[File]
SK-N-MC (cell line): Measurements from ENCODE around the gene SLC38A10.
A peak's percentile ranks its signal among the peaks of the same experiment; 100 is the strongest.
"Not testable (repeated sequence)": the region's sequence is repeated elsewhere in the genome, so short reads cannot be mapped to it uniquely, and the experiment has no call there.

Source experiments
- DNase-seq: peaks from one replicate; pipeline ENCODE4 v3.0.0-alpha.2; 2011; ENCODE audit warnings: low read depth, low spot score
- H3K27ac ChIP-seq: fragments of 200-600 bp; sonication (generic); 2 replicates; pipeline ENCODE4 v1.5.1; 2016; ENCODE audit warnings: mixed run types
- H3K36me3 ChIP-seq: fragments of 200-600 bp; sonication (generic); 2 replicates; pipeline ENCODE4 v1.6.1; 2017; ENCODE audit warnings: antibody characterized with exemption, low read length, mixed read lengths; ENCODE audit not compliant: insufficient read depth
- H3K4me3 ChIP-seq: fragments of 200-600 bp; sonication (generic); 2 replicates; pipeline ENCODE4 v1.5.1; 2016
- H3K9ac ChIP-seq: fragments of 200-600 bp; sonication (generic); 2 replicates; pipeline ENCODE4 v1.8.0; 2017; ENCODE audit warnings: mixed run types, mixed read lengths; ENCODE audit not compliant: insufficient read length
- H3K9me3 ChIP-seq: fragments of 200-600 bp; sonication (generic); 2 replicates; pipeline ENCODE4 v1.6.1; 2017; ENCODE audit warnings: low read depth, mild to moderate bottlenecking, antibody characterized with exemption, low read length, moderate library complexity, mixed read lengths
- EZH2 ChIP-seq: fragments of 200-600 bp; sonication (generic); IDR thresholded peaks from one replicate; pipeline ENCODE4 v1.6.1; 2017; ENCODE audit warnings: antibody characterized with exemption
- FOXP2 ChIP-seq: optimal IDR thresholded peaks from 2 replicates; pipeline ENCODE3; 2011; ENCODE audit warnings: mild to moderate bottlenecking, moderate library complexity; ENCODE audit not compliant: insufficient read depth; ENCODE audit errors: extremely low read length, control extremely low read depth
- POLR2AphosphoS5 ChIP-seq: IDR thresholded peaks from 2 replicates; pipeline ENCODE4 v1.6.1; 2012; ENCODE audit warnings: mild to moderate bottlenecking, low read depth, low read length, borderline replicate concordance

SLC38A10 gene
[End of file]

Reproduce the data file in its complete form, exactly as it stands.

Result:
SK-N-MC (cell line): Measurements from ENCODE around the gene SLC38A10.
A peak's percentile ranks its signal among the peaks of the same experiment; 100 is the strongest.
"Not testable (repeated sequence)": the region's sequence is repeated elsewhere in the genome, so short reads cannot be mapped to it uniquely, and the experiment has no call there.

Source experiments
- DNase-seq: peaks from one replicate; pipeline ENCODE4 v3.0.0-alpha.2; 2011; ENCODE audit warnings: low read depth, low spot score
- H3K27ac ChIP-seq: fragments of 200-600 bp; sonication (generic); 2 replicates; pipeline ENCODE4 v1.5.1; 2016; ENCODE audit warnings: mixed run types
- H3K36me3 ChIP-seq: fragments of 200-600 bp; sonication (generic); 2 replicates; pipeline ENCODE4 v1.6.1; 2017; ENCODE audit warnings: antibody characterized with exemption, low read length, mixed read lengths; ENCODE audit not compliant: insufficient read depth
- H3K4me3 ChIP-seq: fragments of 200-600 bp; sonication (generic); 2 replicates; pipeline ENCODE4 v1.5.1; 2016
- H3K9ac ChIP-seq: fragments of 200-600 bp; sonication (generic); 2 replicates; pipeline ENCODE4 v1.8.0; 2017; ENCODE audit warnings: mixed run types, mixed read lengths; ENCODE audit not compliant: insufficient read length
- H3K9me3 ChIP-seq: fragments of 200-600 bp; sonication (generic); 2 replicates; pipeline ENCODE4 v1.6.1; 2017; ENCODE audit warnings: low read depth, mild to moderate bottlenecking, antibody characterized with exemption, low read length, moderate library complexity, mixed read lengths
- EZH2 ChIP-seq: fragments of 200-600 bp; sonication (generic); IDR thresholded peaks from one replicate; pipeline ENCODE4 v1.6.1; 2017; ENCODE audit warnings: antibody characterized with exemption
- FOXP2 ChIP-seq: optimal IDR thresholded peaks from 2 replicates; pipeline ENCODE3; 2011; ENCODE audit warnings: mild to moderate bottlenecking, moderate library complexity; ENCODE audit not compliant: insufficient read depth; ENCODE audit errors: extremely low read length, control extremely low read depth
- POLR2AphosphoS5 ChIP-seq: IDR thresholded peaks from 2 replicates; pipeline ENCODE4 v1.6.1; 2012; ENCODE audit warnings: mild to moderate bottlenecking, low read depth, low read length, borderline replicate concordance

SLC38A10 gene